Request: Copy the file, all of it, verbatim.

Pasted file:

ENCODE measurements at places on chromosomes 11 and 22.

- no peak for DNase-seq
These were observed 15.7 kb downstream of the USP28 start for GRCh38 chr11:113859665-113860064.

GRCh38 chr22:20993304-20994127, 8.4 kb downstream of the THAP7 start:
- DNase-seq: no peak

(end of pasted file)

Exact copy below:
ENCODE measurements at places on chromosomes 11 and 22.

- no peak for DNase-seq
These were observed 15.7 kb downstream of the USP28 start for GRCh38 chr11:113859665-113860064.

GRCh38 chr22:20993304-20994127, 8.4 kb downstream of the THAP7 start:
- DNase-seq: no peak